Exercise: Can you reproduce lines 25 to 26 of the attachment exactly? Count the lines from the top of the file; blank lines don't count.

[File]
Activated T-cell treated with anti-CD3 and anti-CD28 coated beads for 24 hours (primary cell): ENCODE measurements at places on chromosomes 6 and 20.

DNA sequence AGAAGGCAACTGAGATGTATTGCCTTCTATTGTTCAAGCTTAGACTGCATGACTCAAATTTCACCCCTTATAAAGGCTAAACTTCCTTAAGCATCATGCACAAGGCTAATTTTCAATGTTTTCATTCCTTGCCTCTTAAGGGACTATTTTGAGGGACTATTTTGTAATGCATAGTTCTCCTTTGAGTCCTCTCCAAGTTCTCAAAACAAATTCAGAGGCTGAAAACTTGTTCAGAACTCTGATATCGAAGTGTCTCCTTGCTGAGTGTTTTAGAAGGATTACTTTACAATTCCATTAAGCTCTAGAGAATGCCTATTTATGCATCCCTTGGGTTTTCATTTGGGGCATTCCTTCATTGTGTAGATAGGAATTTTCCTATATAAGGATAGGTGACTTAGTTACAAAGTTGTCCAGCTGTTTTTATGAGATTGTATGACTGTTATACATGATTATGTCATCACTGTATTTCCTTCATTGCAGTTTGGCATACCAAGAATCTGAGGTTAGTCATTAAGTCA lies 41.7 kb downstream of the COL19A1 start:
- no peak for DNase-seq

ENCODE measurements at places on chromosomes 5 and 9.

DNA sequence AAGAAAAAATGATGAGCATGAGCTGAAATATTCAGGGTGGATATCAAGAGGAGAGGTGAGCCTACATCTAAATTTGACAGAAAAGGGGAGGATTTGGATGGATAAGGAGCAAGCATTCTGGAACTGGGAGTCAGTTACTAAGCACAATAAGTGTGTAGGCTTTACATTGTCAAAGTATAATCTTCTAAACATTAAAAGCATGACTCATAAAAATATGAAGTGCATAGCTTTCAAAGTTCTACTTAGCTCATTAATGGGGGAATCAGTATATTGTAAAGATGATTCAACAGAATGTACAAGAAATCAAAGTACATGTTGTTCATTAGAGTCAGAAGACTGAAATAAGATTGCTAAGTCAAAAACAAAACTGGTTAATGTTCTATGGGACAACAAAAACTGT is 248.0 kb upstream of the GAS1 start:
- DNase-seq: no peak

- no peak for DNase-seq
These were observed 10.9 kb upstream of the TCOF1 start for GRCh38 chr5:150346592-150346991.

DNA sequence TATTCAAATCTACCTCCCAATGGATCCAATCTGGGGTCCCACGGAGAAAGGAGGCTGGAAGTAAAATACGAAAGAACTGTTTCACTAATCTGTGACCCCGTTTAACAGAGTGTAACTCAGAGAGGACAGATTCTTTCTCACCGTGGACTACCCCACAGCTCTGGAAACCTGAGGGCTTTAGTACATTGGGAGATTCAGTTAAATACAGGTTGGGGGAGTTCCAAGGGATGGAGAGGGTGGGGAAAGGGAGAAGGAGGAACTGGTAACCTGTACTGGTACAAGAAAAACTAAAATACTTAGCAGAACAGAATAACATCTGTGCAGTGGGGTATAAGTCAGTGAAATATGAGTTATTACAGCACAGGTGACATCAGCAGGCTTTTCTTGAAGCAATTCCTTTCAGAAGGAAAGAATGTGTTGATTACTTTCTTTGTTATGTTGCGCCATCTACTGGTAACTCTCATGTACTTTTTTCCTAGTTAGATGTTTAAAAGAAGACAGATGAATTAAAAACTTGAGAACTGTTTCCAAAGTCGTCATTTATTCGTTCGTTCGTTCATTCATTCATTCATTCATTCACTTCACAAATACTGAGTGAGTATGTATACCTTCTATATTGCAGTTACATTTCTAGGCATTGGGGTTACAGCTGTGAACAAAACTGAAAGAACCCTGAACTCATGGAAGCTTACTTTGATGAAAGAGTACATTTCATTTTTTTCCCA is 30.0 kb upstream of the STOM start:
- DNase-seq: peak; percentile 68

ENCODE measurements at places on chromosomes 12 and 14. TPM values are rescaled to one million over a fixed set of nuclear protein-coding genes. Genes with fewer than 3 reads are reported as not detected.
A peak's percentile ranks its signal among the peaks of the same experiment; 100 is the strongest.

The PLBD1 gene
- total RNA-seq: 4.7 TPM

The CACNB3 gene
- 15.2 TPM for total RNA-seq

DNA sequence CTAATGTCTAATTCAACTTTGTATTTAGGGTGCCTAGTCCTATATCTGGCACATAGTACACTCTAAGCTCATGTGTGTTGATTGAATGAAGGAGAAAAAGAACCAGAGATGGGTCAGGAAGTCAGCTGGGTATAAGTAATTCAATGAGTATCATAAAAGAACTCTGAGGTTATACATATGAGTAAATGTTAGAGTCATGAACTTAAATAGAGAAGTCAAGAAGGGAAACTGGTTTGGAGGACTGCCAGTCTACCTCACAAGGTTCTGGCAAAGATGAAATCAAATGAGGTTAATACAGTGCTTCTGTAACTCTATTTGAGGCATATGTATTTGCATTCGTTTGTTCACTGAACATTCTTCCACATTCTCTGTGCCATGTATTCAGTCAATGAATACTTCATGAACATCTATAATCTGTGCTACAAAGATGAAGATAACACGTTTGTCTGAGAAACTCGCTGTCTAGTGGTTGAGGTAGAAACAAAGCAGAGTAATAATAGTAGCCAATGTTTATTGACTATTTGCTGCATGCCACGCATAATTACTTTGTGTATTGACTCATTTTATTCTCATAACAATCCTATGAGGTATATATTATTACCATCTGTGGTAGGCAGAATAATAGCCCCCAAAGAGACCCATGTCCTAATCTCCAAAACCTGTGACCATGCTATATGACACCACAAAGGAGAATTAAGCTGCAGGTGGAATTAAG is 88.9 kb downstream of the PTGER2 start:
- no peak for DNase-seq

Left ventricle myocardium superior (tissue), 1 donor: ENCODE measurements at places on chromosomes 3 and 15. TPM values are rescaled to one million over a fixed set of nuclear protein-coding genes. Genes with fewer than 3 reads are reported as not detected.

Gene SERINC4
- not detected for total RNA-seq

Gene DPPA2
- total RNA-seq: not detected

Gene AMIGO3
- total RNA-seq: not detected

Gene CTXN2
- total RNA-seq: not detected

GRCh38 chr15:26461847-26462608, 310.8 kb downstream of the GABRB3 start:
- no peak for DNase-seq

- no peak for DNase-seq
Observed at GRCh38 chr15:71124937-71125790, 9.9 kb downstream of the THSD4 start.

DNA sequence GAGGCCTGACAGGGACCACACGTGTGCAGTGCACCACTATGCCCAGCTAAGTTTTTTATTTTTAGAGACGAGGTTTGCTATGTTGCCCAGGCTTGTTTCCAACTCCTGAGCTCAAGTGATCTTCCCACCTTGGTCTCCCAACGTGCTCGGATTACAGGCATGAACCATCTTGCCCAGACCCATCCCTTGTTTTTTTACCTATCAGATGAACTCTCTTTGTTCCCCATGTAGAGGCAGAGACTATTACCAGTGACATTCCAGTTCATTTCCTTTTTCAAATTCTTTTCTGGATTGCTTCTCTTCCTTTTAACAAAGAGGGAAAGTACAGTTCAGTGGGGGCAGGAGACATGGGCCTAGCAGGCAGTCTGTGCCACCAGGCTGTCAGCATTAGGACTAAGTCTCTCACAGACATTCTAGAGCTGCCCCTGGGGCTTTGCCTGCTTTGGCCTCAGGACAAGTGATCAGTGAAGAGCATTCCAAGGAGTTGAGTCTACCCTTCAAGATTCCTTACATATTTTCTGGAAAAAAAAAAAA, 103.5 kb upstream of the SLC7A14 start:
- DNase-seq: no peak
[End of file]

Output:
- total RNA-seq: not detected

Gene CTXN2